Look at those eyes. Soulful, huh? And those cropped ears. Both features tell the tale of a hard life full of pain and sadness. Yet this sweet girl, Catherine, was always so sweet and outgoing. She didn’t let the fact that she was passed around from owner to owner, dumped at the shelter, unable to find her forever home, and goodness knows what else stop her from giving up. This is why shelter dogs are the best. They are resilient. They endure terrible, heartbreaking circumstances and yet they continue to overcome. And they never stop sharing their love. Most humans I know are incapable of doing this. For me, shelter dogs represent and embody true love. I never grew up with dogs or spent time near them, and honestly, at times I preferred not to be near them. I mean, the drooling and barking and jumping on me – no thanks. But after working at shelters and observing these dogs firsthand, I immediately fell deep into love with their personalities and their stories. I saw them as furry little people, each with their own quirks, likes, dislikes, needs, strengths, and weaknesses. And the fact that they were shelter dogs as opposed to coming from a puppy mill or breeder, just amplified these endearing qualities and made me love them even more.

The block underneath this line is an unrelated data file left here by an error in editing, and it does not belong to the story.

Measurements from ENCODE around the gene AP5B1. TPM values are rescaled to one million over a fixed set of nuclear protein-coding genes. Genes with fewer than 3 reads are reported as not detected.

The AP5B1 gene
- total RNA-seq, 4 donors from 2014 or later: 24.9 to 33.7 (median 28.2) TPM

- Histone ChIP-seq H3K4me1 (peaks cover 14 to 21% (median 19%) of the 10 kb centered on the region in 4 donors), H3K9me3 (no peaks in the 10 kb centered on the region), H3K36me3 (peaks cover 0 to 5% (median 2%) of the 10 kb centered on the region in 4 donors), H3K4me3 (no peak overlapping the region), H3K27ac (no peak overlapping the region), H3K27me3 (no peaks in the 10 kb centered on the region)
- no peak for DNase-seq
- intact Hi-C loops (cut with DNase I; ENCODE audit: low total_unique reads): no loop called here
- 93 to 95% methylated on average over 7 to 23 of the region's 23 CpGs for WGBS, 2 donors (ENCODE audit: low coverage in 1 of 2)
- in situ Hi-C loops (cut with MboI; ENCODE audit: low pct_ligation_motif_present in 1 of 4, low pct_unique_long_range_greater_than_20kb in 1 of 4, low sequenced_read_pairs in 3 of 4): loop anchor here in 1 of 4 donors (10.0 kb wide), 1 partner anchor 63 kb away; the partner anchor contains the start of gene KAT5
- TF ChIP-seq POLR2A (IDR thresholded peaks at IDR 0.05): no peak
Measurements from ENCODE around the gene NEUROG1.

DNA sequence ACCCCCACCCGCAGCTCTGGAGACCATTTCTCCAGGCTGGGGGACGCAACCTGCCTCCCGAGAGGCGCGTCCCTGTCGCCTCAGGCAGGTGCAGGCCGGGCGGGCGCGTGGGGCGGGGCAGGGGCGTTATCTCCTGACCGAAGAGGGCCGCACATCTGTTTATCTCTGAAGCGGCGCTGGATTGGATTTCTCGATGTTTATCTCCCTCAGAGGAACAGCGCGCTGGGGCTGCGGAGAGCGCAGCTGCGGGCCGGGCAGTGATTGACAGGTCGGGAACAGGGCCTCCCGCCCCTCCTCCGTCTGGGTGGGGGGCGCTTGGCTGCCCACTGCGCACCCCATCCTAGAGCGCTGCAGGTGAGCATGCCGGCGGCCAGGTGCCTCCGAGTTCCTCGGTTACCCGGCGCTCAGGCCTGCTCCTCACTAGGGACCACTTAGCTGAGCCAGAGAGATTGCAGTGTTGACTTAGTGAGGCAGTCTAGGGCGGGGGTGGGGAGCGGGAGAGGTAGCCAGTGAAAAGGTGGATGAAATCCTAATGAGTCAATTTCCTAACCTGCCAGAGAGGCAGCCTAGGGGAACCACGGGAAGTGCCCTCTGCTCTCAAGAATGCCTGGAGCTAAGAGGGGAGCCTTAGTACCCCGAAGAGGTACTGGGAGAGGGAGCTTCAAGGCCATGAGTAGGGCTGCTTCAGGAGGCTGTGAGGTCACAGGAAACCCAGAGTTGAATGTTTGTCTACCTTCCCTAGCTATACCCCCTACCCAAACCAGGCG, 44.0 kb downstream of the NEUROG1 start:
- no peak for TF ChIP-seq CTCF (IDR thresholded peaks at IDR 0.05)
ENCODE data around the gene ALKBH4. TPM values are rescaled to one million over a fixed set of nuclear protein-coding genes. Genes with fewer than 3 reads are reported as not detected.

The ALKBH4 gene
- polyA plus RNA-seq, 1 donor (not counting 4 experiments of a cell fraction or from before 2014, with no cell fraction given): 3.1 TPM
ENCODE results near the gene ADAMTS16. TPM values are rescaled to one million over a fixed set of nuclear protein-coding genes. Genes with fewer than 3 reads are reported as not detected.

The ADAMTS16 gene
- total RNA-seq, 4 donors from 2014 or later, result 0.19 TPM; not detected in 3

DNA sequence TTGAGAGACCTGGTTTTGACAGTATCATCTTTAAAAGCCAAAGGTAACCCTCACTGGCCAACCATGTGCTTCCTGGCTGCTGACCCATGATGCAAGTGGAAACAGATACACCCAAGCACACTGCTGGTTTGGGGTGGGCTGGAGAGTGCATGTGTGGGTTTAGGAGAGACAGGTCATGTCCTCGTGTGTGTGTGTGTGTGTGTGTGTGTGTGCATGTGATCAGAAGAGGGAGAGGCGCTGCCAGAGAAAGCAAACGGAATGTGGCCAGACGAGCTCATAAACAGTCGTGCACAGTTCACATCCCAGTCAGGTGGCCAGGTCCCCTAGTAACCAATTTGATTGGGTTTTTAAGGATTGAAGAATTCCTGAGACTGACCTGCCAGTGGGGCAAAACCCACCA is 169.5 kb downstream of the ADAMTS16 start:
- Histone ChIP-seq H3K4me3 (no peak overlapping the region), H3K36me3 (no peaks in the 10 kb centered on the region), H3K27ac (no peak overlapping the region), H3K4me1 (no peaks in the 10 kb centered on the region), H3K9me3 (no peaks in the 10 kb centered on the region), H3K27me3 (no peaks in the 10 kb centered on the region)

This is Horatio, one of the shelter dogs that I fostered for a couple weeks. He was so skinny when I first saw him. And as the weeks went by, I noticed that he wasn’t gaining any weight. In fact, it didn’t look like he was eating at all. I decided to bring him home and see if he gained weight. And he did! And my two female pitties absolutely adored him. The first night I brought him home, I had to lift him onto the bed because he was too terrified to move, and my other foster dog, Pretty Girl, started rolling around and stretching out next to him to try to impress him. It was amazing to see her react that way because Pretty Girl came from a bad situation too and was very introverted, yet she connected with Horatio and he brought out the best in her. Poor Horatio was probably the most scared dog I’ve ever met. He was scared to go into my yard to use the bathroom. I’d have to walk him out on a leash, and then he’d be scared to come back in. I don’t know anything about his history, except that my shelter rescued him off the kill list at the city shelter. I’ve always wondered what horrendous things must have happened to him to make him so petrified. He flinched every time I came near him, even to pet him. And yet Horatio was always a gentle creature.